Battlement to the Bells United Way gearing up for 2019 campaign
Skier appreciation day big UWBB fundraiser
One of United Way Battlement to the Bells’ biggest fundraisers is just around the corner, with the annual Skier Appreciation Day just over two weeks away at Sunlight Mountain Resort.
“It’s a lot of fun. We have a theme every year,” UWBB Board President Lawrence Bond said. “This year it’s the ’80s.”
The Jan. 11 Skier Appreciation Day marks the 34th time UWBB and Sunlight have joined together to host the annual event.
The day will include food, music, giveaways and costume contests, and a $20 lift ticket will get children and adults a full day of skiing. All proceeds from the day’s ticket sales benefit UWBB.
“Even though last year wasn’t the best snow year, it was one of the best-attended days of the year at the resort,” Traci Gurley-Tomashosky, executive director, said. “It brings in quite a crowd. It’s really festive and fun,”
With this year’s theme, attendees are encouraged to wear costumes from the 1980s – acid-washed jeans, shoulder pads, perms and all.
Prizes including skis, snowboards and lift tickets. Chairlifts open at 9 a.m. and ’80s music starts at 11 a.m.
As the new year approaches, the area United Way chapter, Battlement to the Bells, is preparing to start the fundraising year and hopes to continue growing its new AmeriCorps VISTA Project that was launched last year.
Battlement to the Bells has been working to improve the communities and their populations from Aspen to Battlement Mesa since 1983, supporting local nonprofits through funding and grants for well over 30 years.
Focusing specifically on improving outcomes for education, financial well-being, and health, UWBB represents communities throughout the Roaring Fork, Crystal and Colorado River valleys.
“The historical role of United Way is to unite local charities,” UWBB Board President Lawrence Bond said. “What we’ve often been known as is the fundraising wing for other nonprofits and charities.”
UWBB’s latest endeavor, the VISTA Project, helps bring up to 14 full-time volunteers to 16 local nonprofits, helping them build capacity and sustainability.
“The AmeriCorps VISTA project is probably the most exciting thing we have going right now,” Executive Director Traci D. Gurley-Tomashosky said.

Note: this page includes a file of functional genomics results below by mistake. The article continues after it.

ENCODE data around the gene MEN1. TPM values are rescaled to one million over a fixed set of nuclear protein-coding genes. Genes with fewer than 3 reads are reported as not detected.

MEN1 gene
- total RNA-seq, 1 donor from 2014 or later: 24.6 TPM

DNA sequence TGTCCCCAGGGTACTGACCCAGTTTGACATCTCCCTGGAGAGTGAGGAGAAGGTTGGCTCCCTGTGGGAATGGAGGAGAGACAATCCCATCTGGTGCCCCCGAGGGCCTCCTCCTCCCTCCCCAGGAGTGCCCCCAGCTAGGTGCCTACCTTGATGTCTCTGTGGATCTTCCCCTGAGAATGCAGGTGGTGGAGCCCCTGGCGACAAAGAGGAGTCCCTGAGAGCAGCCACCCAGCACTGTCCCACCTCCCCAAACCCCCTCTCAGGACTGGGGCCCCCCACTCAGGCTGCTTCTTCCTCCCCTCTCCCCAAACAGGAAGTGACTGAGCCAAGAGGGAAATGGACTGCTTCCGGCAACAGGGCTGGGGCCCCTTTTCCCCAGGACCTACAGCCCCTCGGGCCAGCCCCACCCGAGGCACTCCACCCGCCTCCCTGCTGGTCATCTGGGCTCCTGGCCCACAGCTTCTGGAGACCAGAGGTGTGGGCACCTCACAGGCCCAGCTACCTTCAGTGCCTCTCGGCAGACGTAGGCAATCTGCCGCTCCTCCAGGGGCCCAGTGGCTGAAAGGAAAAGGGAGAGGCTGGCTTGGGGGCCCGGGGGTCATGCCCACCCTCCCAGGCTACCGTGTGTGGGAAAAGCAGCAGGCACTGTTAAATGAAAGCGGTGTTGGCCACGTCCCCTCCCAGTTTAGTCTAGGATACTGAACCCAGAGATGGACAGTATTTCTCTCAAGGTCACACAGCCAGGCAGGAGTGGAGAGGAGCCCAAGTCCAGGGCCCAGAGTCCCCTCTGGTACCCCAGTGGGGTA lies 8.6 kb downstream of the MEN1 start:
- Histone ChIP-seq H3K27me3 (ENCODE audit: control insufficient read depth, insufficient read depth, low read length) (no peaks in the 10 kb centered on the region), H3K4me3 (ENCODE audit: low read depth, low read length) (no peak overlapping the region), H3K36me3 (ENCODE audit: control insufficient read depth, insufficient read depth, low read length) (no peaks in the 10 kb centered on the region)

“AmeriCorps VISTA allowed us to bring full-time volunteers to work in capacity building for local nonprofits.
“When you think of volunteering, a lot of time people envision the soup kitchen and the direct service model, where people are hands-on volunteering,” Gurley-Tomashosky added.
However, she said AmeriCorps VISTAs help to truly build capacity within an organization, writing grants, helping build social media presence, websites, material and even program development.
VISTA stands for Volunteers in Service to America. Each volunteer serves a full year and receives a modest $200 monthly housing stipend.
“The volunteers live on a very modest stipend that is below the national poverty line,” Gurley-Tomashosky said. “That’s part of the experience of being a volunteer with AmeriCorps VISTA.”
The project is providing volunteer professionals for nominal cost to eligible nonprofits organizations who address alleviating poverty in the area.
“Instead of giving an organization a grant of $5,000, they get a full-time person to work for them,” Bond said. “The value of that is $35,000 to $50,000 to an organization.”
UWBB is wrapping up the first year of the program, and recruiting new VISTAs.
“It is more challenging to bring volunteers than we thought it would be,” Bond added.
The program is looking to recruit across all ages, from college students to retired community members who want to help out and build their skills with a local organization.
“Housing needs here in the valley is one of our largest challenges, as it is for everyone,” Gurley-Tomashosky said. “We are trying to support these volunteers who are supporting our local nonprofits.”
Volunteers receive a $6,000 education award for their service. The award can be applied to student loans for future educational opportunities. The program also includes medical insurance and a childcare stipend for young parents.
“We want to keep it here and grow it,” Gurley-Tomashosky added. “It’s really important for United Way and our local nonprofits that we find a new way to support them. Something that really carries meaning, and I think AmeriCorps VISTA does that.”
“We think it extremely exciting for this valley, and for United Way in a effort to really give back to the community,” Bond said.
For more information about the UWBB VISTA Project contact the VISTA Program Manager, Andie Scott, at email@example.com.
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Reporter Ray K. Erku can be reached at 612-423-5273 or firstname.lastname@example.org